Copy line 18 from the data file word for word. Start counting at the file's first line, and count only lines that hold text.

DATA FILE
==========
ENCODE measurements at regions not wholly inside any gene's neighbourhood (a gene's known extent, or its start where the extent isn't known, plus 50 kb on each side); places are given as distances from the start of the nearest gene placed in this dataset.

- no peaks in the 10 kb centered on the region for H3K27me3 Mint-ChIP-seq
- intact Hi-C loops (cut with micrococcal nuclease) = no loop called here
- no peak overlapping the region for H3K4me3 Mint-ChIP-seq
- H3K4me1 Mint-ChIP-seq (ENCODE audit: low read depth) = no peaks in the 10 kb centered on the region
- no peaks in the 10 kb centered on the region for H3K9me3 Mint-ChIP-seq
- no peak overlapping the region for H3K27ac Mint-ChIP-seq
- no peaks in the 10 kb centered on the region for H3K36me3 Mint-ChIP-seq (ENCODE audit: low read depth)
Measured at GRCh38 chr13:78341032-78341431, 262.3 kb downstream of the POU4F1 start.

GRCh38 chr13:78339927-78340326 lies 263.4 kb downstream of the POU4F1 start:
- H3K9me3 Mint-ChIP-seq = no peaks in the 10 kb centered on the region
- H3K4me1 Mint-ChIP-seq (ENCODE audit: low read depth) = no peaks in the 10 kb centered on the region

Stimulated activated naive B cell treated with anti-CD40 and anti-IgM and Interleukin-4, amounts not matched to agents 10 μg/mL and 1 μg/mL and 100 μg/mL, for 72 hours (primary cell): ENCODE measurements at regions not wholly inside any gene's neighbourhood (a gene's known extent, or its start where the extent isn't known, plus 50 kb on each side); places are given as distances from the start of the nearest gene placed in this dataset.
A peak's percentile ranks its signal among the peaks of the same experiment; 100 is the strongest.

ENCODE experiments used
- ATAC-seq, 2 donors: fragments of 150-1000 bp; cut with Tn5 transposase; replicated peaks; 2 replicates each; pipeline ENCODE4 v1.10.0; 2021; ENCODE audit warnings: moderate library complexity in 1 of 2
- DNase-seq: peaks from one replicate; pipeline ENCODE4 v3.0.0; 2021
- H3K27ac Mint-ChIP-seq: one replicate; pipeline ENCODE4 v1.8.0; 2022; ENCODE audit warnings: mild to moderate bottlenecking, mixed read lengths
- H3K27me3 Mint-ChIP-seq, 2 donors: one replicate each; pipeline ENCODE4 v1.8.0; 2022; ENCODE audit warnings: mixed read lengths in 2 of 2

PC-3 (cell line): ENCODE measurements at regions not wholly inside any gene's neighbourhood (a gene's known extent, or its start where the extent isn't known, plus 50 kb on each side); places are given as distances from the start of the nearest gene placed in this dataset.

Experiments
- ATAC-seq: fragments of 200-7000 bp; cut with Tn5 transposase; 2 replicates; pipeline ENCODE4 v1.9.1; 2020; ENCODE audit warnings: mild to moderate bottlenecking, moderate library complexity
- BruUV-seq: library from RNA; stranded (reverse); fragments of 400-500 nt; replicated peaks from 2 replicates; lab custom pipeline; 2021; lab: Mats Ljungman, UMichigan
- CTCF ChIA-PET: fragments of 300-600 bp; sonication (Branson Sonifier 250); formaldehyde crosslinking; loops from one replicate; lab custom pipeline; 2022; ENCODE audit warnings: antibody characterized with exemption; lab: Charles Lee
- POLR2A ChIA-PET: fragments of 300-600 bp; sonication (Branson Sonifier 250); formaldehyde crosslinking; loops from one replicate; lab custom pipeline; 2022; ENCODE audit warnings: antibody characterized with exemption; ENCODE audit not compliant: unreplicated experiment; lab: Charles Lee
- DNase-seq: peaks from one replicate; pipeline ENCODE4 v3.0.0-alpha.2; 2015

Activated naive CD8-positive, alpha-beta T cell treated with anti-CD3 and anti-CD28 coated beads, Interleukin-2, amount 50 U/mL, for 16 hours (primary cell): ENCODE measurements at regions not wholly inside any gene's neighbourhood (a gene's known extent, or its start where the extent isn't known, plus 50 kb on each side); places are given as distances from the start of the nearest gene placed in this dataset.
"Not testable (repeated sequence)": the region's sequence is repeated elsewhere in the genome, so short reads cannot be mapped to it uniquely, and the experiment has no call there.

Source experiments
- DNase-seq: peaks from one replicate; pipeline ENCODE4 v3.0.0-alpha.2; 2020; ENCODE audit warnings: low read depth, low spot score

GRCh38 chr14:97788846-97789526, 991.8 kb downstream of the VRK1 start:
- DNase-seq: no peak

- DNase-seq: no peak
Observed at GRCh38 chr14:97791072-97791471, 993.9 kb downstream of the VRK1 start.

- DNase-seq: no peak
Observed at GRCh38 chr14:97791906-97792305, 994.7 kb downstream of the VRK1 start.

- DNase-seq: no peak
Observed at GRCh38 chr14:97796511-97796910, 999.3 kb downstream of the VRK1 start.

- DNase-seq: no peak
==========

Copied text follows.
- H3K27ac Mint-ChIP-seq: one replicate; pipeline ENCODE4 v1.8.0; 2022; ENCODE audit warnings: mild to moderate bottlenecking, mixed read lengths